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News flash: wellness needs an ROI, and here’s why

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A rising chorus of people (the usual suspects — Goetzel, O’Donnell etc.) say you don’t need an ROI from wellness, but here is an essay in Employee Benefit News pointing out why you do, citing three distinct reasons, each sufficient on its own.

By contrast to these three strong arguments in favor of demanding an ROI, the best argument against demanding an ROI from wellness is that you can’t get one, which explains the opposition from those usual suspects.  They were all about ROIs before it was proven that you can’t get one, but that was then and this is now.

Here is one thing that doesn’t need an ROI: screening according to US Preventive Services Task Force guidelines. Ironically, that’s also the one thing that those very same usual suspects are opposed to.  For them, it’s overscreening today, overscreening tomorrow, overscreening forever.

 

 


5 Comments

  1. temerick479 says:

    How can anyone argue against an ROI.? A positive “ROI” in any business activity simply means the activity is effective. When Goetzel argues that wellness doesn’t need an ROi, he is simply saying that wellness does not need to be effective. How odd.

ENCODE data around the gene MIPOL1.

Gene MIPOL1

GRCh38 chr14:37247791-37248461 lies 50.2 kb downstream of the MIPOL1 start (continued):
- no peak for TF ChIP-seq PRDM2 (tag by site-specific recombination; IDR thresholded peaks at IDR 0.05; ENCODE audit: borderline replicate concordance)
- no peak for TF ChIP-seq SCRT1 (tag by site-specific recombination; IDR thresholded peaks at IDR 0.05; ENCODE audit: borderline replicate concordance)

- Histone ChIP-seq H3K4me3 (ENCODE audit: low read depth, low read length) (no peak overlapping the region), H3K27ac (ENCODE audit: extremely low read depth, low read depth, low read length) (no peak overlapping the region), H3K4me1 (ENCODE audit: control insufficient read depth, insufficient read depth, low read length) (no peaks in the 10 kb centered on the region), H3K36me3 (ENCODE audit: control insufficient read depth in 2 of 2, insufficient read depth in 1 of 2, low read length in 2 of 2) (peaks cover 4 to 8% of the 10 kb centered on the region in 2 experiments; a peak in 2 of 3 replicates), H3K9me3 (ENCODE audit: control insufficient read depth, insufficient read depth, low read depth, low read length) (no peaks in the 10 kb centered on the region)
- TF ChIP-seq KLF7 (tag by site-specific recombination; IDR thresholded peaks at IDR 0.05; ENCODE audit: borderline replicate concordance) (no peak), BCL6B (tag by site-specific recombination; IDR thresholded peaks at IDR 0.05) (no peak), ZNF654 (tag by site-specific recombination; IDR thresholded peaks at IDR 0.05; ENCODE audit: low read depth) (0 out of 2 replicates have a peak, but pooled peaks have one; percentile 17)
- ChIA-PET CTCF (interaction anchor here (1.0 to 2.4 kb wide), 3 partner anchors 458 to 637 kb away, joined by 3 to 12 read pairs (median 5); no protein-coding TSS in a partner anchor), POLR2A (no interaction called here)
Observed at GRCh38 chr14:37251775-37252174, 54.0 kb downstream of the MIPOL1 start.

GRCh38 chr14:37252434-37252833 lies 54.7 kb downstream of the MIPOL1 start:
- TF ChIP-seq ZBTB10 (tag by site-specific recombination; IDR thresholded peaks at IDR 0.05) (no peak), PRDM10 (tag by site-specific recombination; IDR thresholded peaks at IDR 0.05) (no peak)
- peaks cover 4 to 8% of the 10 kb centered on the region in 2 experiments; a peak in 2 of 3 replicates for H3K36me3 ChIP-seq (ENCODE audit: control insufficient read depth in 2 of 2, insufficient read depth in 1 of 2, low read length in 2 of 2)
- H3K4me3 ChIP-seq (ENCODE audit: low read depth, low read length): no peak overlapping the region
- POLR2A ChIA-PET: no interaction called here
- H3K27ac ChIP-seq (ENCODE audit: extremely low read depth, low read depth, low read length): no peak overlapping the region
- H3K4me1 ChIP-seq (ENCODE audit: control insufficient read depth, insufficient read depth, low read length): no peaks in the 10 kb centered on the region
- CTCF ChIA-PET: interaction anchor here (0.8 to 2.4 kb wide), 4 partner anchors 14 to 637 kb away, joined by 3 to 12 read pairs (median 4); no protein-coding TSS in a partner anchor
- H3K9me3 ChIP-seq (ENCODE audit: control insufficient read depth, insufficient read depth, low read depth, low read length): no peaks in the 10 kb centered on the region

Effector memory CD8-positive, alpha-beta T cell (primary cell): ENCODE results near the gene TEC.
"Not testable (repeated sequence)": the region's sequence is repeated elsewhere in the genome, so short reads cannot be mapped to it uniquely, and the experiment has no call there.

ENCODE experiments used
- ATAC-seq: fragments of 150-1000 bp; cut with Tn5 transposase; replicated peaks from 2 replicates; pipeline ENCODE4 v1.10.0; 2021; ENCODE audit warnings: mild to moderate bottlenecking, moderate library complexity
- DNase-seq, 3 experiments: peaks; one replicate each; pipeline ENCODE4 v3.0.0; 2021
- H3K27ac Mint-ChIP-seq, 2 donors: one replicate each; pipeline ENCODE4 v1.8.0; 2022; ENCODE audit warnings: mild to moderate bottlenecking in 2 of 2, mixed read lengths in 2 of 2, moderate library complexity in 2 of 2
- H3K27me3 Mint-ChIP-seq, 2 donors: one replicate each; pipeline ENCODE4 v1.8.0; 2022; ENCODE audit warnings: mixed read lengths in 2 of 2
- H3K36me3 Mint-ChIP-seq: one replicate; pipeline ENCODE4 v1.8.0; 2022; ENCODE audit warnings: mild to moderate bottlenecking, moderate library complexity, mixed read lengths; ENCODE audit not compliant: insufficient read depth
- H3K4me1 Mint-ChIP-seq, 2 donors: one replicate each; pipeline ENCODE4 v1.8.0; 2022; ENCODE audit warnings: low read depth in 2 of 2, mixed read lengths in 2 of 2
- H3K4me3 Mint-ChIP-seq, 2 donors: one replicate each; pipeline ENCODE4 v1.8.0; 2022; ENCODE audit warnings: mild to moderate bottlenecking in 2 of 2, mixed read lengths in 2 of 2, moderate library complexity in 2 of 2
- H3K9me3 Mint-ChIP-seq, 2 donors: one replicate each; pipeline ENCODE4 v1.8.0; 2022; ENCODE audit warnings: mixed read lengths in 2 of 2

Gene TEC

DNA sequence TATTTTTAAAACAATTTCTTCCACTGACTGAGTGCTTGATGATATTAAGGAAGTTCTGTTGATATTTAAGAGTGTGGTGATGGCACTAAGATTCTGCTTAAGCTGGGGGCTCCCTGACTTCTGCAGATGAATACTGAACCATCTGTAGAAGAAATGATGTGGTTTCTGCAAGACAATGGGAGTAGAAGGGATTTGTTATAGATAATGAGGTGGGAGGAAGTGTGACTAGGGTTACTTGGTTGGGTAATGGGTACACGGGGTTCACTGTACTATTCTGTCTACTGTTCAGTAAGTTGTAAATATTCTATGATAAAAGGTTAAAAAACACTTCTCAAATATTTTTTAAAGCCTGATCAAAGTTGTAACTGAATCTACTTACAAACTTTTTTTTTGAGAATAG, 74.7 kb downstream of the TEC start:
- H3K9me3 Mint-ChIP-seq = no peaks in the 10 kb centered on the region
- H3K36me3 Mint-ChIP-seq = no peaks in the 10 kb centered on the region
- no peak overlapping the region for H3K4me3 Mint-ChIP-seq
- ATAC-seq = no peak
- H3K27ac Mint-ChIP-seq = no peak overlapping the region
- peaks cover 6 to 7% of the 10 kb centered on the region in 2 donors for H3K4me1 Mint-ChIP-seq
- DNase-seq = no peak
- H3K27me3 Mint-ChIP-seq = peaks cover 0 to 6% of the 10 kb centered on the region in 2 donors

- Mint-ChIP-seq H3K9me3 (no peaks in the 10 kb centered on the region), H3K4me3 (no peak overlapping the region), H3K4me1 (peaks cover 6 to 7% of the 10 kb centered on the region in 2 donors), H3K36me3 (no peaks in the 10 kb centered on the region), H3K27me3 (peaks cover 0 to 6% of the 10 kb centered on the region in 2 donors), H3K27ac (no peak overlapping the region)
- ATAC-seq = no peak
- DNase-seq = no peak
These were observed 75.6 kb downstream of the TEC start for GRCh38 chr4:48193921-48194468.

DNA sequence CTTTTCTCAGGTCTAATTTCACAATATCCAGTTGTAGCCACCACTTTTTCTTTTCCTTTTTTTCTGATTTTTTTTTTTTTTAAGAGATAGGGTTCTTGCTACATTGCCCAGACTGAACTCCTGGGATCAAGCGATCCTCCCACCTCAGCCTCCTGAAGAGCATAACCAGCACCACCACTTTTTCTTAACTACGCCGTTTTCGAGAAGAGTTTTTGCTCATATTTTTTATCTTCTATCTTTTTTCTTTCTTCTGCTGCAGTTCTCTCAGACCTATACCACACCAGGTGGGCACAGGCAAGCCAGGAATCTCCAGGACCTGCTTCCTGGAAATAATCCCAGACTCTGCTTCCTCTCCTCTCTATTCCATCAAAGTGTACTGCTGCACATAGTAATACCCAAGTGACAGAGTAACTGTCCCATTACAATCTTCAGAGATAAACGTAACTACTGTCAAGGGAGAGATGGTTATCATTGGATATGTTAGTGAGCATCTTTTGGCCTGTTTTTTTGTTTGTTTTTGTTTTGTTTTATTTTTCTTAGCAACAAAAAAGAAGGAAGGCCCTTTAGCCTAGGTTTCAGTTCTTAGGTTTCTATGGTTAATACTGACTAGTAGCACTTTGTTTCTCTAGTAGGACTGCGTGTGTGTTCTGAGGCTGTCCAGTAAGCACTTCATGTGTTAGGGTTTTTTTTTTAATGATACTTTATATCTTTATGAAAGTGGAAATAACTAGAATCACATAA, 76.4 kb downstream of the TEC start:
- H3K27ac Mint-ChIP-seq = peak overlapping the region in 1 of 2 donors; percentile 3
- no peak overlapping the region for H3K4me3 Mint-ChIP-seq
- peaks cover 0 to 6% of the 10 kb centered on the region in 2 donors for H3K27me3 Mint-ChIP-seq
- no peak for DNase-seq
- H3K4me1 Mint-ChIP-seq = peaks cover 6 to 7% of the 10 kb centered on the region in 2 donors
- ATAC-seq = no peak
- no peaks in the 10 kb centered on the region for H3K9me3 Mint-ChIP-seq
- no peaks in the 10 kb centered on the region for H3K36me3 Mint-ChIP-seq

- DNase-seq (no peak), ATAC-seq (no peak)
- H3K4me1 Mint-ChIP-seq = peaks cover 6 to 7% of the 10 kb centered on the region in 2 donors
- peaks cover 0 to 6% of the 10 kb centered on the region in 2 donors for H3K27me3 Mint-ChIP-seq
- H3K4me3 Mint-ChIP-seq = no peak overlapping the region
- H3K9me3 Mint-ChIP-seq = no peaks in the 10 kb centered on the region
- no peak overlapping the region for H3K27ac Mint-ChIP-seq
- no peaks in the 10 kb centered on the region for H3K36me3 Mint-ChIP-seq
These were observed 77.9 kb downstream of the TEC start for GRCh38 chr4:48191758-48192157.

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  2. Brenda says:

    I can’t stand this new push for “VOI”. First of all it’s soft ROI not this made up VOI and in any business you need to balance hard and soft ROI. You can’t just say everything is intangible and pretend the investment has some imaginary return.

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  3. Daniel Prewitt says:

    Have we done an ROI on visits to our doctor? It is interesting that the medical field doesn’t get the same scrutiny (other the UM, pre-auth, and newer focus around consumer transparency). But wellness done right does produce real value in the form of long term health, culture within an organization, productivity, and preventative care. You can argue that it may not be measurable in the first year but it is hard to argue that we American’s need a good kick in the butt on identification of risks and improving our lifestyle. Respectively – Daniel Prewitt (SVP/GM AMC Health)

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    • whynobodybelievesthenumbers says:

      Um, actually people have done an ROI on checkups and it turns out they are a waste of time with a slightly greater likelihood of harming you than benefiting you. And I would agree that we (not me, just the record) could use a good kick in the butt, and I would agree that “wellness done right” can provide that. But so far it hasn’t. A new approach is needed.

      Thanks for commenting and I look forward to posting more.

      Like

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